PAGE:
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Five Ways to Give Your Vegetable Garden Style

The vegetable garden is the Cinderella of the gardening world. No longer left behind to do all the work while her flowery stepsisters become belles of the ball, this formerly unadorned, straight-rowed patch is finally taking center stage.

Here are a few simple design principles that will get your vegetable garden ready for her debut.

Using Structure in a Vegetable Garden

Because vegetables tend to have a blousy form a little bit of structure makes a kitchen garden more appealing. Plant in a series of framed beds arranged in a geometric pattern or a single large framed bed divided into quadrants. This symmetry will balance the cottagey nature of vegetables.

Frame your vegetable beds with “walls” built from shrubs, a fence or even a row of containers. This will help define the space.


Give your Vegetable Garden a Focal Point

An element that stands out and draws the eye will boost visual interest in the garden. Your focal point can be something as simple as a large container planted with a vine on a trellis or a brightly painted bench.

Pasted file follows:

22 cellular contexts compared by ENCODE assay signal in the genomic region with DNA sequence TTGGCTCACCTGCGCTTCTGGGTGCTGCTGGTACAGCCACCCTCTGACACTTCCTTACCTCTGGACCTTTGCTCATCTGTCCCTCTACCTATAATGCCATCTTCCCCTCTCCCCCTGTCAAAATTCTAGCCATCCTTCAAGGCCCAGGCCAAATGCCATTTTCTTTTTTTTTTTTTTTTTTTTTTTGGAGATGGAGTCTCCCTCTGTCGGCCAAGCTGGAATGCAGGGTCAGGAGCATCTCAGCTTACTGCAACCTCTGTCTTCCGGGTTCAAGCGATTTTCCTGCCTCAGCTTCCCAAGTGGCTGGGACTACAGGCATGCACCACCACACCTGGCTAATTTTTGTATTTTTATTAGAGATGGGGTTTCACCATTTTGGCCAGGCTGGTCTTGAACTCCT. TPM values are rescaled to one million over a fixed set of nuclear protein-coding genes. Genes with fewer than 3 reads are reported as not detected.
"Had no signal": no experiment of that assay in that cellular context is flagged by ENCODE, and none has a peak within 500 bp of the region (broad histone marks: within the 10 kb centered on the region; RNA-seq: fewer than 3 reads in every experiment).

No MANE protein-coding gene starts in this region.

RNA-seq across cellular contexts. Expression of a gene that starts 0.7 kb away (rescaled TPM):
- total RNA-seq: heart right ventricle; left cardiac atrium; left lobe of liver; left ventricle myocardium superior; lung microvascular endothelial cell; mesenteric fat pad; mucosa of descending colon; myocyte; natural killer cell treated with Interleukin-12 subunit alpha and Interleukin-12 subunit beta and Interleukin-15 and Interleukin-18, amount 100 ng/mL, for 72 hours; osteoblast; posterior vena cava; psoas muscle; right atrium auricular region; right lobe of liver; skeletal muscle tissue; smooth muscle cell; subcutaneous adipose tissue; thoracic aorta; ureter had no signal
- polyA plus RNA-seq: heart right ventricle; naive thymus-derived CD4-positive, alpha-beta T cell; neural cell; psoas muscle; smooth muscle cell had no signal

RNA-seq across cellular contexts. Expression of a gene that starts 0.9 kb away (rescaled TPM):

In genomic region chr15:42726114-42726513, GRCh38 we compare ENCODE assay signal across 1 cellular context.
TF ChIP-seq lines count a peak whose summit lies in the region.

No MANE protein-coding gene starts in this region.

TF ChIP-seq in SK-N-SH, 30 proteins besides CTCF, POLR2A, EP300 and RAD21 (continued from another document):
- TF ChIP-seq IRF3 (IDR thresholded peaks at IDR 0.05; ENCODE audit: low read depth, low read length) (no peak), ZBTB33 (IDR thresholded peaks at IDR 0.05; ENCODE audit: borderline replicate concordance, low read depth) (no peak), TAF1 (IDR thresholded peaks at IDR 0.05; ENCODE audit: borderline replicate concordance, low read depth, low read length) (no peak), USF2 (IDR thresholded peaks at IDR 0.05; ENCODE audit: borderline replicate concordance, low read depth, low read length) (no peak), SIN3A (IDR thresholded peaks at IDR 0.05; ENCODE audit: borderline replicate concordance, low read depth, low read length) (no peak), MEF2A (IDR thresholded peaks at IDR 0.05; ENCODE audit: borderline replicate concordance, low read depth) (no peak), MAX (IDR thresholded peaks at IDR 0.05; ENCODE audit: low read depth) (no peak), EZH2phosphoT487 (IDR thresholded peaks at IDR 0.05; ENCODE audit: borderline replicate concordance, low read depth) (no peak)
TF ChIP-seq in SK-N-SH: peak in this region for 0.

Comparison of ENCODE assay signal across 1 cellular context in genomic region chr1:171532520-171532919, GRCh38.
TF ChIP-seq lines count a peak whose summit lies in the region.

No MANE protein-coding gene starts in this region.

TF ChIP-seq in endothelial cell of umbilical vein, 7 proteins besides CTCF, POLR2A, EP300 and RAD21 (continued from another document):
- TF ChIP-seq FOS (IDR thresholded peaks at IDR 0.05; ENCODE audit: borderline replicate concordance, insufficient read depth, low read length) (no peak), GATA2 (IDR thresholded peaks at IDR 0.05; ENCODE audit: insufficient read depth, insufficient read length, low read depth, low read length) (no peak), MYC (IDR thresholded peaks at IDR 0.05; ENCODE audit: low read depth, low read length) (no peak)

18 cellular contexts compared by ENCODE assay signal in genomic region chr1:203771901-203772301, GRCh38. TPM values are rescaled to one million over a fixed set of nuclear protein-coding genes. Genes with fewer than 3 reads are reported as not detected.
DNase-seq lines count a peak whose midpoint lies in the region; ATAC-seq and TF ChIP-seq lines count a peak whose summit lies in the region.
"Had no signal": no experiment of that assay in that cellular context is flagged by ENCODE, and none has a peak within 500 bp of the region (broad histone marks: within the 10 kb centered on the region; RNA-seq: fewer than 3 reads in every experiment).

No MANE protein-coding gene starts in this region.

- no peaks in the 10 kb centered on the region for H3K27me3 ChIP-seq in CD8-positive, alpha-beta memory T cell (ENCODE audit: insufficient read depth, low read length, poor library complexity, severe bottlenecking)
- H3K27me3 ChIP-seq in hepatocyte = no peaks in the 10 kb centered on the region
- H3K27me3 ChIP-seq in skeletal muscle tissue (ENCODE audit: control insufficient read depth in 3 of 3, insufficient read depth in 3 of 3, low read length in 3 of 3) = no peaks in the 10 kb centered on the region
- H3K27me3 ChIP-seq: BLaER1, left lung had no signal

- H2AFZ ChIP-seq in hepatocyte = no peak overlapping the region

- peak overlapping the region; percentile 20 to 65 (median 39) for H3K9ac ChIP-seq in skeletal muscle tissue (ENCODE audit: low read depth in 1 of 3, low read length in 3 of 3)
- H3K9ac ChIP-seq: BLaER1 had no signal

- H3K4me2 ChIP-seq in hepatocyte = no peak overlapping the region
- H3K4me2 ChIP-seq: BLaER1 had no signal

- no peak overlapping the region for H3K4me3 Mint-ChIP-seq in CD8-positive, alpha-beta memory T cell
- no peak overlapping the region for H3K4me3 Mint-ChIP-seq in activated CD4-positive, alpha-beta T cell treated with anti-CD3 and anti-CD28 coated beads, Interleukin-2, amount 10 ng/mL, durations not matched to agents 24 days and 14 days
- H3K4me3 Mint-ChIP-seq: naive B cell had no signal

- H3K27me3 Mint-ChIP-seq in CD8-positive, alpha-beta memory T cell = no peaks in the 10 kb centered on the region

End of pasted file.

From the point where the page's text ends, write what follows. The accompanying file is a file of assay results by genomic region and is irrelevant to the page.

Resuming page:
Malabar spinach growing on a teepee commands attention.

Plant Colorful Vegetables and Flowers

The primary palette in a vegetable garden is various shades of green, but there are ways to broaden the spectrum. Choose vegetables that are colorful such as ‘Bright Lights Swiss’ chard or ‘Red Sails’ lettuce. Many ornamentals have the same growing requirements as vegetables so why not plant them together? Flowering annuals are fantastic for upping the color factor and bringing pollinators to the garden.



Give Your Vegetable Garden Personality

The vegetable garden is BEGGING for personal touches. Look for ways to incorporate things that make you happy.

Sculpture is an easy way to give a garden personality with the added benefit of being a focal point.

Use Pattern and Texture to Make a Green Palette Interesting

Because the dominant color in a vegetable garden is green, patterns and contrasting textures play a big role. Choose lettuce with speckled leaves, place fine-foliaged plants next to those with a thicker leaf.